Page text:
5th Benoit Paturel (504 points): What a mess. It is almost hard to believe that Benoit Paturel was tipped as a title contender at the start of the season and actually challenged Pauls Jonass at the Grand Prix of Qatar. Set-up issues then hurt him in the rounds that followed, especially out of the gate, and then he lost belief and eventually an injury ruled him out of the season completely. Paturel bet on himself when it came to getting a deal for next year, as he reportedly turned down a pretty good offer at the start of the season, but that was obviously a poor decision. It remains to be seen where he’ll land for next year and what he can offer on a 450F.
6th Julien Lieber (490 points): It was a tale of two halves for Julien Lieber. The LRT KTM rider rocketed out of the gate in February and was a contender for the red plate until the Grand Prix of Europe back in April. Lieber tweaked a knee there, then things unravelled and he never quite rediscovered the magic. The inconsistent Julien Lieber that hardcore fans are all too familiar with returned at that point, in fact, and stringing two finishes together became rather difficult. That meant that he never quite managed to claim an overall victory in MX2, which must sting a little now that he must move on with his career. Speaking of that, how peculiar is it that a rider with no 250F wins can step right into a factory seat in MXGP?
7th Jorge Prado (460 points): Progress is all that can be expected of a rookie in the FIM Motocross World Championship, one may argue, so Jorge Prado had a successful term. There were obviously hurdles, such as the issues that he encountered in the heat, but that really should not be too difficult to overcome. Once you erase those humid rounds from the calendar, his scorecard begins to look quite impressive. The final six rounds were particularly strong and set him up well heading into the new season. Now that Prado knows how to maintain the pace of the leader for a thirty-minute moto, there is no reason to think that he will not win more races than anyone else next year. A bold claim that is really not too far-fetched.
8th Brian Bogers (407 points): This one had most scratching their heads. Although it would have been quite a stretch for Brian Bogers to win the title, he was at least included in those discussions ten months ago. There was no point where Bogers really shone this year though, aside from that Russian event that was obviously an anomaly, as he landed in the top five in just six motos this season. That is just baffling! To put this ranking into perspective, he did not even compete in three of the rounds last year and still finished sixth in the final standings. Bogers was clearly capable of so much more.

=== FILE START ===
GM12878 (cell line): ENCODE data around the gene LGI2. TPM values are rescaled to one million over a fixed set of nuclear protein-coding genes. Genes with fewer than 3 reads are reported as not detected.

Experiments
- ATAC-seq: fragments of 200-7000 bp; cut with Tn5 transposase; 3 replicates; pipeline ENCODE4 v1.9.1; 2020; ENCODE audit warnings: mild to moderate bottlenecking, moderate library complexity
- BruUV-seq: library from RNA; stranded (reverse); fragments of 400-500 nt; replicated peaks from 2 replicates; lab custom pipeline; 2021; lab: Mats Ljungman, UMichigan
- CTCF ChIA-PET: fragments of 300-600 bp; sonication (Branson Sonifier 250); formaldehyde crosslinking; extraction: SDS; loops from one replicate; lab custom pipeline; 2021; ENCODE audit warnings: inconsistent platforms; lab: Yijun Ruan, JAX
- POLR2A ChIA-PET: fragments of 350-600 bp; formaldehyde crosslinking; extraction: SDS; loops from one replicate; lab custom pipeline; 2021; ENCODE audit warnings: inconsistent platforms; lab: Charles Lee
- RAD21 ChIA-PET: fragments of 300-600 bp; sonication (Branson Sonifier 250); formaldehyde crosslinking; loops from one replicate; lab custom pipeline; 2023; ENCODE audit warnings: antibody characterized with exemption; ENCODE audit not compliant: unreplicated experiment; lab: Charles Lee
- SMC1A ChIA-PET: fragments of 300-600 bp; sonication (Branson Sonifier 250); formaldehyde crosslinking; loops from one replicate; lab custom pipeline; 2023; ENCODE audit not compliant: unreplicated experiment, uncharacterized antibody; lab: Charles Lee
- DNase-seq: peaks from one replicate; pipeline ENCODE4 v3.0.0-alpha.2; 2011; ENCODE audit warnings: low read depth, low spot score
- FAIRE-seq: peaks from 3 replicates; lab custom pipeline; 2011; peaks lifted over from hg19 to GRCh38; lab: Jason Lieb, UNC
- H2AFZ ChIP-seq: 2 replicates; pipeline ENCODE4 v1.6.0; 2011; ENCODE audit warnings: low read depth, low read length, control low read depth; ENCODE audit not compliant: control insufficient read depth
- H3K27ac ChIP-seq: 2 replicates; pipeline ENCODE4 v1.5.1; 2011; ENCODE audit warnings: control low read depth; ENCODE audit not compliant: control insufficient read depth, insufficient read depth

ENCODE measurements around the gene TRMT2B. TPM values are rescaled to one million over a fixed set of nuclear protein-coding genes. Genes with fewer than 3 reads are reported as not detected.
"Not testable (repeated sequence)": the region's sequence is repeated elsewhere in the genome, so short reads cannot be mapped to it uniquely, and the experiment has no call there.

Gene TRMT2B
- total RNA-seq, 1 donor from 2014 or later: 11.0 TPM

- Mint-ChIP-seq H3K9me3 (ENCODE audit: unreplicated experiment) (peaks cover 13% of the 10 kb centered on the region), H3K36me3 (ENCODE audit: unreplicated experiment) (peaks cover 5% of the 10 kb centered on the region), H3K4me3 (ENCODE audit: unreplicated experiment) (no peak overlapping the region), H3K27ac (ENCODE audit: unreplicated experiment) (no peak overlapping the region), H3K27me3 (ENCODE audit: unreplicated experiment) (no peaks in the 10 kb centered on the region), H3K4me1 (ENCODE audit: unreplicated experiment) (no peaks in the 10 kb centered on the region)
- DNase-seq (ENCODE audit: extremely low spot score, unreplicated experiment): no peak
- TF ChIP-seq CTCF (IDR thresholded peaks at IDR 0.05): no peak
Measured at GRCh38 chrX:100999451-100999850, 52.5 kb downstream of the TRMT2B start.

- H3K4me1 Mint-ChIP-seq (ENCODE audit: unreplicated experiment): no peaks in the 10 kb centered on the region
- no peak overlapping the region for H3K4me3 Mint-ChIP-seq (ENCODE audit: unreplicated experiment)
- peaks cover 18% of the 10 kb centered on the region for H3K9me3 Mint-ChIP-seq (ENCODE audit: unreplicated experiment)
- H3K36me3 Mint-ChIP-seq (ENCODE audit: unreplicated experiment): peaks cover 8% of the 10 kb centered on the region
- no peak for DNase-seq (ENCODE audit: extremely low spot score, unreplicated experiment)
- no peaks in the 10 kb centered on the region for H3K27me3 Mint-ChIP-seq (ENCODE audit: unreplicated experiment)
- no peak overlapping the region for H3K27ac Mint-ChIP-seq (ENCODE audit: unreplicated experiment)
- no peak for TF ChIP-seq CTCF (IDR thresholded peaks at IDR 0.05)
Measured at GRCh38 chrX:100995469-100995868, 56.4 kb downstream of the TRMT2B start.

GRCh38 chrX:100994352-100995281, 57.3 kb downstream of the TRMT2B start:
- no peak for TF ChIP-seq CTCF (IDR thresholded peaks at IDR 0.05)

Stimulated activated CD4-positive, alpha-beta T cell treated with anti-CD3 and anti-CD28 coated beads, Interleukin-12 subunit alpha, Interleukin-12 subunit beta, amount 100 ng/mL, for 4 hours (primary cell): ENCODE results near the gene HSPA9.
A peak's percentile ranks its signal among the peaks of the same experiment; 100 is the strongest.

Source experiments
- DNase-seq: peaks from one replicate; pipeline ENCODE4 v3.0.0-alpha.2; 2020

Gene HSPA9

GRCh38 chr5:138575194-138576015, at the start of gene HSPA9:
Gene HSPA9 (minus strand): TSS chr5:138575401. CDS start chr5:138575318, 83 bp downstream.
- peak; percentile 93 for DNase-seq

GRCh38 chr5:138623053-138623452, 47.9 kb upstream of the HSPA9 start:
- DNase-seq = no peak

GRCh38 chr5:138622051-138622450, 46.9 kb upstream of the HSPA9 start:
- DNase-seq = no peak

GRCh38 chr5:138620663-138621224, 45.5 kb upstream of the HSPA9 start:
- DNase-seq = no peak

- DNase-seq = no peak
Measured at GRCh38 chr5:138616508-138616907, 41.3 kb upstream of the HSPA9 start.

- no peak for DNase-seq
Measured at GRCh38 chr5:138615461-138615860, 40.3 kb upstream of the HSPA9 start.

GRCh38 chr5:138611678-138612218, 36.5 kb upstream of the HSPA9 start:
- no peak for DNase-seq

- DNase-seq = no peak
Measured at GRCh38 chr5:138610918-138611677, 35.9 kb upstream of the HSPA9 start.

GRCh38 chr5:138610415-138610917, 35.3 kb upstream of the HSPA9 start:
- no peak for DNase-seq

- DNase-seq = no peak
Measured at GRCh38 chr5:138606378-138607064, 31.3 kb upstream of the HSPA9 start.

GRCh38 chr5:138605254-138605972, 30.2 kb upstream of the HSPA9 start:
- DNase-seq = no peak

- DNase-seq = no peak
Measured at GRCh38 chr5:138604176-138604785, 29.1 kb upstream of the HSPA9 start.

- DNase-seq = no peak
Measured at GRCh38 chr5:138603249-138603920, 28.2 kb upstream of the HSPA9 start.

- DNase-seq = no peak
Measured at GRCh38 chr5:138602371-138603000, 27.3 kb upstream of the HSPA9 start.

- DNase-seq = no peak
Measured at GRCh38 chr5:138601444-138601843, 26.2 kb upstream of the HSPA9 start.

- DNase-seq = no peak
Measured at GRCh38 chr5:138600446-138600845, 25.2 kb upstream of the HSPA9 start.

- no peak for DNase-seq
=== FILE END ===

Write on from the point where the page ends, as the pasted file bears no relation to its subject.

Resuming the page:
9th Hunter Lawrence (395 points): Hunter Lawrence may receive more exposure than anyone entering the FIM Motocross World Championship next year, as he climbed up through the rankings this year and is now a formidable contender. Following an inconsistent start, where he struggled to put two motos together, he turned it around and really made his mark on the class. The fact that his RM-Z250 was not the most competitive machine was referenced at points, so that makes his showings even more impressive. It is also worth remembering that he missed two rounds with what could have been an extremely serious injury. The fact that he won a moto at the final event of the season will only aid his charge next year, as he has removed that monkey from his back.
10th Brent Van Doninck (305 points): What should one expect of Brent Van Doninck? When he first launched into the MX2 class, he showed some flashes of brilliance and even landed on the podium in The Netherlands. The Kemea Yamaha Yamalube rider, who will be moving onto pastures new next year, could not be further from that now though. The fact that he has regressed is cause for concern, right? That potential must still be buried within him somewhere though, so it will be interesting to see if a change of scenery reinvigorates him. A ranking of tenth this year could just be considered okay, especially when the gap to Hunter Lawrence in ninth is taken into account.
Words: Lewis Phillips | Lead Image: KTM Images/Ray Archer